In 2009, Gehan Habashy and her husband won the Green Card Lottery. In September 2017, Habashy began teaching visual arts at the International HS for Health Sciences, and students were the winners.
“I speak honestly with my students about my challenges, my struggles in this country. It creates a very strong bond between us,” she says. “I am their learning partner: We empower one another; we inspire one another.”
Born and raised in Egypt, Habashy has felt at home at International HS, where the student body is composed entirely of immigrants, since she first went to the Queens school as a student teacher. “We have a very diverse community,” she says, rattling off more than a dozen nationalities. “I felt like, oh my God, these students are exactly like me: fresh immigrants, trying to figure out their way, trying to follow their dreams.”
New immigrants, she says, “face a huge challenge to develop a sense of social inclusion,” especially in the current political climate, and “the experience is exhausting.”
Habashy arrived in the United States with a bachelor’s degree in fine arts and earned a master’s in art education from New York University, choosing that program because of its “social justice lens.”
She sees visual arts as “a powerful tool. It’s not about a skill-based project that ends up on my classroom door,” she says. “It’s not about a beautiful picture. To me, it’s giving voice to my students.”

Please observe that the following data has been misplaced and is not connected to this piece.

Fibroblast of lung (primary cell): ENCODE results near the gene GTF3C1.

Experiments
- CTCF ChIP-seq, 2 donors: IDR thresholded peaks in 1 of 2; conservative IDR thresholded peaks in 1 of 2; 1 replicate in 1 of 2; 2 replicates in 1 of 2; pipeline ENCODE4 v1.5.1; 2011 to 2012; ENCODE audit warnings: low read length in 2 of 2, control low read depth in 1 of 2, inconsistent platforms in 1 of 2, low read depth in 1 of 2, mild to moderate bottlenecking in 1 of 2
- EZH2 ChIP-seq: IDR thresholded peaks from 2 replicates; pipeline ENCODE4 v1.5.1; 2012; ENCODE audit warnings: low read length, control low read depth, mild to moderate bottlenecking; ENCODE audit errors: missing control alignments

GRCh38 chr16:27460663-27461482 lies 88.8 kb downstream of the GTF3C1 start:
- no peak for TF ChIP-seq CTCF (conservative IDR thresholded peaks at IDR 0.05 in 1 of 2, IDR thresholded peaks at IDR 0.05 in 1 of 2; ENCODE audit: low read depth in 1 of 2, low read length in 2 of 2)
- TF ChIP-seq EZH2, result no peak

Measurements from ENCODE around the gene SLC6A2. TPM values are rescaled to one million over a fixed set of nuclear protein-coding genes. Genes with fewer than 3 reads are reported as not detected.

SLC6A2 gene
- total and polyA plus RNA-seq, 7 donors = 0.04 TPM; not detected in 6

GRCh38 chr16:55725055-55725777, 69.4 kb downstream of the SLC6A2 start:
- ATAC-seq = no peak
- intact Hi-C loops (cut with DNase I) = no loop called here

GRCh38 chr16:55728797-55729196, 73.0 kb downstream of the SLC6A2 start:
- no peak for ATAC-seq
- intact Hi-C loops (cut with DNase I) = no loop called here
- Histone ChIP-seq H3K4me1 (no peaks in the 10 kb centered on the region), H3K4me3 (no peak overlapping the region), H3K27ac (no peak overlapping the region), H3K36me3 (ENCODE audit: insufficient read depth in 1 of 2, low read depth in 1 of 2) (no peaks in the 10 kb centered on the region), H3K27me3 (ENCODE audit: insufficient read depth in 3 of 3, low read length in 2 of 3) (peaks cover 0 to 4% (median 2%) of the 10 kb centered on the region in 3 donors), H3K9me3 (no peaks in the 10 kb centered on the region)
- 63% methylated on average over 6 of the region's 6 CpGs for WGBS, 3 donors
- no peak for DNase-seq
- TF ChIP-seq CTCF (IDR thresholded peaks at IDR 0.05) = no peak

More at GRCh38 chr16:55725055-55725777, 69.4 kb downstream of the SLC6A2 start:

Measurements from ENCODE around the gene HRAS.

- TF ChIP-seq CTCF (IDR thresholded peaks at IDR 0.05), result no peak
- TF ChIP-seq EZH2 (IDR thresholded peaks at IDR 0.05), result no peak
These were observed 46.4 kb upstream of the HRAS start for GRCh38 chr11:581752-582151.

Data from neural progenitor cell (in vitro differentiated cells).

Habashy shares a painful personal story of the prejudice she has faced as a Muslim woman who wears a hijab in the United States, but she puts the experience in perspective. “I’m trying not to let this affect me,” she says. “I know this is not the whole picture. I’m not going to deny or ignore the pink elephant, but it’s not going to stop me and my belief in my dreams.”
Her students also have dreams. “We need to work together to prove to ourselves and to society that immigrants are capable of being what they dream to be,” she says.
Habashy has gone through many of the struggles her students face and her empathy helps them navigate a difficult time.
As English language learners, they have accents. They relate to Habashy because she has one, too. “As a teenager struggling with language, there are a lot of barriers just to speak up. You’re embarrassed, you’re shy. I tell them, ‘Listen to my accent. You know what? Nobody cares. You just need to open up.’”
It follows that class art projects are often about identity, “about knowing yourself, being proud of your strengths as well as knowing your weaknesses and challenges. It takes courage for students to face the trauma in their lives and start to figure out who they are.”
Her 9th- and 10th-graders are creating self-portraits overlaid with identity poems. One student wrote: “I struggle in English. I can’t do this. But I have a dream.”
Habashy reminds them all, “While you are trying to figure out your own American dream, you are shaping this country’s future. You’re an asset to this country. You are making America great.”